The goal of this contract topic is to identify, develop, and validate a simple, cost-effective biomarker(s) to rapidly assess inter-individual differences in radiation sensitivity and predict early and late complications among patients with cancer prior to radiation therapy.
A predictive biomarker of individual radiation sensitivity can measure any biological changes in response to absorbed ionizing radiation, which is able to predict imminent normal tissue injury prior to radiotherapy and help determine radiotherapy suitability and outcomes. Radiation biomarkers are an emerging and rapidly developing area of research, with potential applications in predicting individual radiosensitivity, predicting severity of normal tissue injury among patients, assessing and monitoring of tumor response to radiation therapy as well as in estimating dose to accidentally radiation-exposed individuals. The purpose of this contract topic is to develop a radiation biomarker(s) to specifically identify and exclude likely “over responders” prior to radiotherapy in order to avoid severe complications and to refer them for alternative treatment modalities.
A variety of radiation biomarkers have already been explored or are currently under development at different technology readiness levels (TRLs) at different government agencies and programs. This contract topic intends to leverage on these advances. These assays include but are not limited to (i) fibroblast clonogenic assay, (ii) measurement of DNA damage foci, (iii) damaged base metabolites, (iv) various types of chromosome aberrations studied in different phases of cell cycles, serum biomarkers, gene expression changes, (v) protein and microRNA expression changes, (vi) and genetic tests.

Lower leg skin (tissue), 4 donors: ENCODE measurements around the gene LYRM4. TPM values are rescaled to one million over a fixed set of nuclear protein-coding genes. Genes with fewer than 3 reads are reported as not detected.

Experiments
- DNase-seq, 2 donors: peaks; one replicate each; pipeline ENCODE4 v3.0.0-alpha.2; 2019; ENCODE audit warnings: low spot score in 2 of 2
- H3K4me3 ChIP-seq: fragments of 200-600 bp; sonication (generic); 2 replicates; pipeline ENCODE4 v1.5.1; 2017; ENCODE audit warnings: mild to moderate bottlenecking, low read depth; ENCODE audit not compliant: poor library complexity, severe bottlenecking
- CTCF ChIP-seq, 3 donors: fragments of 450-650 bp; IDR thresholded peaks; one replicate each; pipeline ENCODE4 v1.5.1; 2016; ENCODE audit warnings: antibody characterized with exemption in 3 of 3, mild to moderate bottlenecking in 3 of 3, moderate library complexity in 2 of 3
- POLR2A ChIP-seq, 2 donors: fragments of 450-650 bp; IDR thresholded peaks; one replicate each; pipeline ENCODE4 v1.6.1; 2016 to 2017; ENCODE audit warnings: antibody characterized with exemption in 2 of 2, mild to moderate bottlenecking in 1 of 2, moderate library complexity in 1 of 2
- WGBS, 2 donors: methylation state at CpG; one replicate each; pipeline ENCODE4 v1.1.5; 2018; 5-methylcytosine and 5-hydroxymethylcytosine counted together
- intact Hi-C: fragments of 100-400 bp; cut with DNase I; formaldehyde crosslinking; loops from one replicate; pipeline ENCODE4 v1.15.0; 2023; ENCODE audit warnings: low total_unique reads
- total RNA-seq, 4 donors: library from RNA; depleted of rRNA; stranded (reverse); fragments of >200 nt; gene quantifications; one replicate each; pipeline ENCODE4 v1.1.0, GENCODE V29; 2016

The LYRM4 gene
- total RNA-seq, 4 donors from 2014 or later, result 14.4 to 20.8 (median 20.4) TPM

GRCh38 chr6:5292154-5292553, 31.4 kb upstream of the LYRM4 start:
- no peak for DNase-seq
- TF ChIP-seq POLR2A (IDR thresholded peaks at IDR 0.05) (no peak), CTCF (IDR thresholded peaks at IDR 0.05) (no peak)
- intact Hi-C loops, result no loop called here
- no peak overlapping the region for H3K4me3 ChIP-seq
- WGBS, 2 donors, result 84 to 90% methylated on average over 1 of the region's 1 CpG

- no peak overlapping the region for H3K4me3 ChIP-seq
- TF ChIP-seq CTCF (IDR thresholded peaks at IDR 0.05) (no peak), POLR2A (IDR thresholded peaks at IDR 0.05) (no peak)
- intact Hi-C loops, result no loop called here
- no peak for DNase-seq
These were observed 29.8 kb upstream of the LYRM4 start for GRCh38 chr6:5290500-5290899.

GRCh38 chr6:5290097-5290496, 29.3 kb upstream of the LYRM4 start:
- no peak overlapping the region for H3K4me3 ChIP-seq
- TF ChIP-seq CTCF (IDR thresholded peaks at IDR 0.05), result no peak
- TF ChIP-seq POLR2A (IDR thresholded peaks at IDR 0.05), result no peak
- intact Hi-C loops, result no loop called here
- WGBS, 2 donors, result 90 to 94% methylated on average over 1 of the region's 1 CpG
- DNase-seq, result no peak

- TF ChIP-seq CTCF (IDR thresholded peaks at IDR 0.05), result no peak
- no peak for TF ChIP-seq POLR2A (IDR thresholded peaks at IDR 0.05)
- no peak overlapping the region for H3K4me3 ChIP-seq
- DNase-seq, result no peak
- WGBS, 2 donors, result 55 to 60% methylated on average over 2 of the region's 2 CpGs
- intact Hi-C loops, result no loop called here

To be of practical value in the clinic, where radiation exposures are well-defined in terms of dose, distribution and timing, and thus quite different from radiation accidents, a predictive radiation biomarker of individual radiation sensitivity should be (i) able to predict heterogeneity of radiation responses among patients in clinic, (ii) specific to radiation, (iii) sensitive, (iv) able to show signal persistence as applicable to radiation therapy or have known time-course kinetics of signal, (v) amenable for non-invasive or minimally-invasive sampling, (vi) amenable to automation to improve quality control and assurance, (vii) have a quick turn-around time between sampling and results (though speed is not as critical as in the countermeasures scenarios), (viii) and be cost effective.